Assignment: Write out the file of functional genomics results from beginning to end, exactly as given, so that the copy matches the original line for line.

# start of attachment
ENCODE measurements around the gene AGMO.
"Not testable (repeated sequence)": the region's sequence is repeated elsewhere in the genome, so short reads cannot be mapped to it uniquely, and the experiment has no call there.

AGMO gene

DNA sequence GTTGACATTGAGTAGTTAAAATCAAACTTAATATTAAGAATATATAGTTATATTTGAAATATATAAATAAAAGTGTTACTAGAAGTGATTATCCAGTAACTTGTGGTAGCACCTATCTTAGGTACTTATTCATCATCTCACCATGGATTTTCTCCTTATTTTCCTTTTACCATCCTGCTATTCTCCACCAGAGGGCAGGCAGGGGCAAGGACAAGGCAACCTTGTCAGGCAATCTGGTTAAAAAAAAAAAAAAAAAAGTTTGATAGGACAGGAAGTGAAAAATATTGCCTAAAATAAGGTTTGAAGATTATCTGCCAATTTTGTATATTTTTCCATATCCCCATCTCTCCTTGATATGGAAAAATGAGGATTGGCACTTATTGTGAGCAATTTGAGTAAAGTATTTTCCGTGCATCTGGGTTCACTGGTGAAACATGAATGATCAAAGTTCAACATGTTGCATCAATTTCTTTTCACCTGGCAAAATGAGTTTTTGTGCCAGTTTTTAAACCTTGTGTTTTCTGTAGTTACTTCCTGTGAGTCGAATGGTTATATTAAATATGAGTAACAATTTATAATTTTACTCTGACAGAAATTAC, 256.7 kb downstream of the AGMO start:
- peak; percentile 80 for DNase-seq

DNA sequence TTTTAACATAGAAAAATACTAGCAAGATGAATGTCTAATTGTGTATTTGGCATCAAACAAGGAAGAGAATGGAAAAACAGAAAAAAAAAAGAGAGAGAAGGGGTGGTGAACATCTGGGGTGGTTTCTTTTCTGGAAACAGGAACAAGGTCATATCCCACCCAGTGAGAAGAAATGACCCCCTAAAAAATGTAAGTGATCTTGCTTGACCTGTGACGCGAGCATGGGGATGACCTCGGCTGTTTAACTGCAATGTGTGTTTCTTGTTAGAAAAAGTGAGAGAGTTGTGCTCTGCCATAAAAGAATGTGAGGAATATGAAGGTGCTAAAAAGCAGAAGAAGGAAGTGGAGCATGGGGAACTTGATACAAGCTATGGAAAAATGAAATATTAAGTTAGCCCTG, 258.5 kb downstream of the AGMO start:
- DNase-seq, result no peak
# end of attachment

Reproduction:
ENCODE measurements around the gene AGMO.
"Not testable (repeated sequence)": the region's sequence is repeated elsewhere in the genome, so short reads cannot be mapped to it uniquely, and the experiment has no call there.

AGMO gene

DNA sequence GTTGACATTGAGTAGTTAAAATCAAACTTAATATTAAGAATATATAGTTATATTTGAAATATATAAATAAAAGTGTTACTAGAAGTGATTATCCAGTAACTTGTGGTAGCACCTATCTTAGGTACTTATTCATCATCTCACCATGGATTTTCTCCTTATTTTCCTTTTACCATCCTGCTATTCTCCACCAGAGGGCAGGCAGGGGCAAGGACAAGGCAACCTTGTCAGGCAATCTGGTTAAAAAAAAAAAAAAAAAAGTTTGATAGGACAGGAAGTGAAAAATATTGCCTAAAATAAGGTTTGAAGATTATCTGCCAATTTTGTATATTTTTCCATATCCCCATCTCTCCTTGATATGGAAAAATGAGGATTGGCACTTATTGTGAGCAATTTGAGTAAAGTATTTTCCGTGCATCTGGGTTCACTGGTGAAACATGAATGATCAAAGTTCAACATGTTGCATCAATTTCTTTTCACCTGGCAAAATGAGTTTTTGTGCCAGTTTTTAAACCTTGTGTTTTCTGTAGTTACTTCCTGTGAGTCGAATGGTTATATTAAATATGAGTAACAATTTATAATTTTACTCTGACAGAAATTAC, 256.7 kb downstream of the AGMO start:
- peak; percentile 80 for DNase-seq

DNA sequence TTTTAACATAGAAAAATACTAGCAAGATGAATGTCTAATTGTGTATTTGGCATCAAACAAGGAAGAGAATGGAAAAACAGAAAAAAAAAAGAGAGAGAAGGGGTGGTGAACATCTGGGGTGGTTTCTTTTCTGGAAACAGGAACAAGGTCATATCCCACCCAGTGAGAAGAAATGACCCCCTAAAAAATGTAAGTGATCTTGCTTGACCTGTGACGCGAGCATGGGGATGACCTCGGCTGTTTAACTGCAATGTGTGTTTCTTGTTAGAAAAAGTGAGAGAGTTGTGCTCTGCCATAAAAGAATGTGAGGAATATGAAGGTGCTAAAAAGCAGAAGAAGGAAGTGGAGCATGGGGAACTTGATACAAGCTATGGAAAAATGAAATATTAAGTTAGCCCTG, 258.5 kb downstream of the AGMO start:
- DNase-seq, result no peak